14. The method of claim 13 wherein the server is part of a server cluster.
15. The method of claim 1 wherein at least a portion of the data used to create the interactive 3D learning environment is stored on a local computer.
16. The method of claim 1 wherein at least a portion of the data used to create the interactive 3D learning environment is stored on a non-volatile storage medium
17. The method of claim 1 wherein the non-volatile storage medium is, at least one of the following: flash media, a CD (compact disk), a DVD, semiconductor memory, a hard disk or combinations thereof.
18. A method of providing a learning environment by presenting information in an organized fashion with defined objectives, the method comprising the steps of:
creating an interactive 3D learning environment;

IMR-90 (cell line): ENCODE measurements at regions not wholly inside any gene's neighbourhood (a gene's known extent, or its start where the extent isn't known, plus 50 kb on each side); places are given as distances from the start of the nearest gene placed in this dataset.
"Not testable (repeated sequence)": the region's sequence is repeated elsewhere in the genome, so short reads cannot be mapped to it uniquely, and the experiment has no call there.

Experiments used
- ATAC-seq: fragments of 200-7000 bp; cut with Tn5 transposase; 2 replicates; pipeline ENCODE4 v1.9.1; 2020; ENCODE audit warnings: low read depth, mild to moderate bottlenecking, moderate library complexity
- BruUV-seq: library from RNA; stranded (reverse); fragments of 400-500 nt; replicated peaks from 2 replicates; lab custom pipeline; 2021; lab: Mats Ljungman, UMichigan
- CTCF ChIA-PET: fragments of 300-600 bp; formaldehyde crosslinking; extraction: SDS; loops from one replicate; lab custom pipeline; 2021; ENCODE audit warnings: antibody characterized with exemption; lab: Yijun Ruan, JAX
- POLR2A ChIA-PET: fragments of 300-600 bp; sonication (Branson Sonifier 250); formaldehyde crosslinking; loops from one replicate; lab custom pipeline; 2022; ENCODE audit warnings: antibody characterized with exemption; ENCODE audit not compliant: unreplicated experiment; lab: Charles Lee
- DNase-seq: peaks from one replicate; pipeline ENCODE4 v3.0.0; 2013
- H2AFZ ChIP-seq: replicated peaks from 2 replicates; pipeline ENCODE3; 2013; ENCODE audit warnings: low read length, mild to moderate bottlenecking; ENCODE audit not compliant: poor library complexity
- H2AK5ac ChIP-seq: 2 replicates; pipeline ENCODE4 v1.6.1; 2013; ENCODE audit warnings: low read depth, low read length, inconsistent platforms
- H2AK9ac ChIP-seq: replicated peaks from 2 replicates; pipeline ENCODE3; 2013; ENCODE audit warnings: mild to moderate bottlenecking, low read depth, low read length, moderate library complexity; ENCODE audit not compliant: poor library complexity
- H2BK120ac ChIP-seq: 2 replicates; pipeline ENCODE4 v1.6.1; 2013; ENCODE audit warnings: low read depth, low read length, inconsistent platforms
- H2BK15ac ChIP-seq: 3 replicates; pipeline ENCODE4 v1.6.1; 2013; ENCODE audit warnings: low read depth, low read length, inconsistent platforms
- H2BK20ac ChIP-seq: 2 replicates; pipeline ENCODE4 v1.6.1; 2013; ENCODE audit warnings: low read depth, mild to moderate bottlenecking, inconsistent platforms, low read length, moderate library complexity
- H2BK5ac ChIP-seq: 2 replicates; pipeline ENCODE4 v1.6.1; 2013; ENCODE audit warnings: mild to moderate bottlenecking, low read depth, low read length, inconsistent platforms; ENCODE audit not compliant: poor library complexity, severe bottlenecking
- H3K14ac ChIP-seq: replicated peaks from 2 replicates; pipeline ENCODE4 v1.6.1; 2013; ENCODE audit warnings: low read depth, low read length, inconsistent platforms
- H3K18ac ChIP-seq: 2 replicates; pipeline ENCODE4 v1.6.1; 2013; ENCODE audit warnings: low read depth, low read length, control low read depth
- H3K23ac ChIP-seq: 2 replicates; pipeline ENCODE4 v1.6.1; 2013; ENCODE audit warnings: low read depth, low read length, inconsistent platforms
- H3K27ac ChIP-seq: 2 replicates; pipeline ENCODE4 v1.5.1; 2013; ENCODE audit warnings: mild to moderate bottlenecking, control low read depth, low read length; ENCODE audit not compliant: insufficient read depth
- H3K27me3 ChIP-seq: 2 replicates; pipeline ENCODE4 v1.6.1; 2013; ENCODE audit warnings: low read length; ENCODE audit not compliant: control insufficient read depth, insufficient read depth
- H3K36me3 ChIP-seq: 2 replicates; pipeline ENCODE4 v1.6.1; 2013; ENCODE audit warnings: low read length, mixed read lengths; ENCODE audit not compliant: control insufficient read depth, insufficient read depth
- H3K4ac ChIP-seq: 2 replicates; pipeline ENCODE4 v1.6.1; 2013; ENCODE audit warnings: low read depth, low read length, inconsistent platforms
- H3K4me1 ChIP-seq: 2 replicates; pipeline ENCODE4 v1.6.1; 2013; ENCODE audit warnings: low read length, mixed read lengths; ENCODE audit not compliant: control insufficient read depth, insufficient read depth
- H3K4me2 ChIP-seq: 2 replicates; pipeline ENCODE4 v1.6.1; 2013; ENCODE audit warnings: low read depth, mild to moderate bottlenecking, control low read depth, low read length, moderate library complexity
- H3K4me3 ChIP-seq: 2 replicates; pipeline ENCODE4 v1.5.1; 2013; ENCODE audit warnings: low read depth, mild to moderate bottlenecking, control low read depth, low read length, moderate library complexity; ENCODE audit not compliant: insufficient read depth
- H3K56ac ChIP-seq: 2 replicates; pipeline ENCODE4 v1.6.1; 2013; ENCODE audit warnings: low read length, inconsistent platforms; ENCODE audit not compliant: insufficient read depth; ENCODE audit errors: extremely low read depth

transmitting the 3D learning environment to a student; and
communicating with the student using learning objects overlaid and integrated within and outside the 3D environment.
19. The method of claim 1 wherein the communication is synchronous.
20. The method of claim 1 wherein the communication is asynchronous.
Description
BACKGROUND OF THE INVENTION

1. Technical Field

The present invention relates to the field of learning environments, and more particularly to online distance learning environments.

2. Description of Related Art

In a learning environment, typically the goal is to teach or educate a student by presenting information in an organized fashion with defined objectives. These objectives are usually predefined lessons or messages an educator wants to communicate to the student. For purposes of this application, a student is anybody being educated and is not limited to those enrolled in a formal educational system such as a public school or university.